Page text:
Economies of cannibalization
The desperate circumstances facing Syria’s young men feed into and are reinforced by a second fundamental transformation: namely the unraveling of Syria’s productive economy, and its replacement by an economy of systematic cannibalization in which impoverished segments of Syrian society increasingly survive by preying upon one another.
The most visible manifestation of this new economy is a culture of looting so developed and entrenched that Syrian vernacular has incorporated a new term—taafeesh—to describe a practice that goes far beyond stealing furniture to include extremes such as stripping houses, streets and factories of plumbing and electrical wiring.
A recent and particularly spectacular example of such systematic looting came with the return of pro-Assad forces to Yarmouk, a sprawling Palestinian camp south of Damascus, in April 2018. Yarmouk’s fall unleashed a wave of plunder that remained in full force as of June, and which will leave the urban landscape almost irreparably scarred. The scale of predation was such that even some pro-Assad militiamen expressed shock, not least because their own properties proved targets for other factions. “I watched uniformed soldiers using a Syrian army tank to rip out electrical cables from six meters underground,” remarked a fighter with a loyalist Palestinian faction, who was scrambling to retrieve belongings from his apartment before it could be pillaged. “I saw soldiers from elite units looting private hospitals and government offices. This isn’t just looting—it’s sabotage of essential infrastructure.”
Desperate residents reported ruining their own property simply to prevent profiteering by armed groups. One such individual explained:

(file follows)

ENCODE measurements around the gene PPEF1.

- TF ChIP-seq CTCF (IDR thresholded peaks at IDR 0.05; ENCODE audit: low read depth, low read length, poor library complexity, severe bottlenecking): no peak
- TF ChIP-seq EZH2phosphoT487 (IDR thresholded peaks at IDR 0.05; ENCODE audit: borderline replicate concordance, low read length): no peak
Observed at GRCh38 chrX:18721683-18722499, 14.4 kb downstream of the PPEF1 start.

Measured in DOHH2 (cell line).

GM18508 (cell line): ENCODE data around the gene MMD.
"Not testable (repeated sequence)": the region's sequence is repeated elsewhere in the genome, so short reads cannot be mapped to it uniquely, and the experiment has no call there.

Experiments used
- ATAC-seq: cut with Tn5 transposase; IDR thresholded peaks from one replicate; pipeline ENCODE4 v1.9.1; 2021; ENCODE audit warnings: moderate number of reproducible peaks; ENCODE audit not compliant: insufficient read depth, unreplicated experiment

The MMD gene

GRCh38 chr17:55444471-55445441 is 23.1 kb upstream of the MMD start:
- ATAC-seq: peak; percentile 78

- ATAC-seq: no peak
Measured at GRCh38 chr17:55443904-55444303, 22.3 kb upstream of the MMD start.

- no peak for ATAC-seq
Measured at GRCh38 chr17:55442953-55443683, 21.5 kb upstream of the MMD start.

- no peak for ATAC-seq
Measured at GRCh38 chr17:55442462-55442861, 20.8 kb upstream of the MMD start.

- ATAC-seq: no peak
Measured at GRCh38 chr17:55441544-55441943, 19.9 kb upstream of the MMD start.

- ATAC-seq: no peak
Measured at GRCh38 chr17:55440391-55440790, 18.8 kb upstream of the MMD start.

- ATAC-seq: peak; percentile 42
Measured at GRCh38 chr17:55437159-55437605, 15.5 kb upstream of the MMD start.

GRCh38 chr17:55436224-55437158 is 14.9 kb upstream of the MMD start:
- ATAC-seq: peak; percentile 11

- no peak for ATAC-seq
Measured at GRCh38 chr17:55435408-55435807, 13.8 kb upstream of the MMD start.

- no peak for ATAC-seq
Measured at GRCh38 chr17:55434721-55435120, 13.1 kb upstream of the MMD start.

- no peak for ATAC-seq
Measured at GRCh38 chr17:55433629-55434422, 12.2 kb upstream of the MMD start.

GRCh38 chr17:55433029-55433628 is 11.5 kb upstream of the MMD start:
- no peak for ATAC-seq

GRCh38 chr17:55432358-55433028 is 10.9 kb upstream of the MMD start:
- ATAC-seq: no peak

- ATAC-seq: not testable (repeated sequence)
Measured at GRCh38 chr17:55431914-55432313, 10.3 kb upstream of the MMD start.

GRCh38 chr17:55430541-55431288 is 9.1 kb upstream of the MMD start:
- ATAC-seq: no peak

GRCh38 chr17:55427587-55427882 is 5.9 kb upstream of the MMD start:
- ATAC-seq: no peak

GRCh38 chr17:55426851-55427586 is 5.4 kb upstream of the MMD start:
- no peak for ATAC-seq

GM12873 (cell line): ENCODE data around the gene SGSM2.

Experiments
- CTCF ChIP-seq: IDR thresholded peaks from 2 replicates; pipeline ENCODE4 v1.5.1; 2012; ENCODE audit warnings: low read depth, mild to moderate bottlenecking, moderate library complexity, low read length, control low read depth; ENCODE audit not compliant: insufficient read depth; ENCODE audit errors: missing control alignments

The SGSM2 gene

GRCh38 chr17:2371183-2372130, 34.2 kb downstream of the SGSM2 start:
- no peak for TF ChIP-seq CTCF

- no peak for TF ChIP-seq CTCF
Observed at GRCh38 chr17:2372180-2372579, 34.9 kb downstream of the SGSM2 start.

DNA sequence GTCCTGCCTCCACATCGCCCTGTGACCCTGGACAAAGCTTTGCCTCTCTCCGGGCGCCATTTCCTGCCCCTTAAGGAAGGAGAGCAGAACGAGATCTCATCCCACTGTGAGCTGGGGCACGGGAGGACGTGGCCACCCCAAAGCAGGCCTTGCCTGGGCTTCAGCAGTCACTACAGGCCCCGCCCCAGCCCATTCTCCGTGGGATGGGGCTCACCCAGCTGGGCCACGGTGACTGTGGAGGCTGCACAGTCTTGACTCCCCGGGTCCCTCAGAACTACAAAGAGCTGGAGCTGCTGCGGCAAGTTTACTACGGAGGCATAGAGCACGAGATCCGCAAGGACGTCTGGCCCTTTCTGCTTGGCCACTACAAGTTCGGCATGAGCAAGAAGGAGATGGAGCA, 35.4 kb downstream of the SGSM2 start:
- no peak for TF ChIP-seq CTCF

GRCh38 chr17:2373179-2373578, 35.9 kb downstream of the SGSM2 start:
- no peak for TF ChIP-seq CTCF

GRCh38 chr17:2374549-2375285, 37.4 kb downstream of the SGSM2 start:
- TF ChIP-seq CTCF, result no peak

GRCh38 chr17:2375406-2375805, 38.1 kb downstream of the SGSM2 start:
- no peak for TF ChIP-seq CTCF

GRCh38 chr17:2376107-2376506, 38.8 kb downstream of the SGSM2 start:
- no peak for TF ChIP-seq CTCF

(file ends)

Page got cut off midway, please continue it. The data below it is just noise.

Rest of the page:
I returned to my apartment just to retrieve official documents and some hidden pieces of gold. I did so, and then destroyed my own furniture and appliances because I don’t want these people making money at my expense. I was ready to burn down my own apartment, but my wife stopped me—she didn’t want me to cause harm to other apartments in the building.
As this scourge spread across Syria, the spoils have created micro-economies in their own right—from the recycling of rubble to the proliferation of taafeesh markets, where people buy second-hand goods stolen from fellow Syrians. Many have no choice but to use these markets in order to replace their own stolen belongings. A civil servant explained the process of moving back to his home city of Deir Ezzor after two years of displacement in Damascus:
In October 2017, I was ordered back to Deir Ezzor to resume my work for the government. I was shocked to find my apartment building demolished. Everything in it was stolen. My brother helped me find a simple one-bedroom, and bought me some looted goods to furnish it. The people of Deir Ezzor have lost twice: First we lost our kitchen supplies, beds, everything—and then we felt that we lost again, by purchasing looted goods.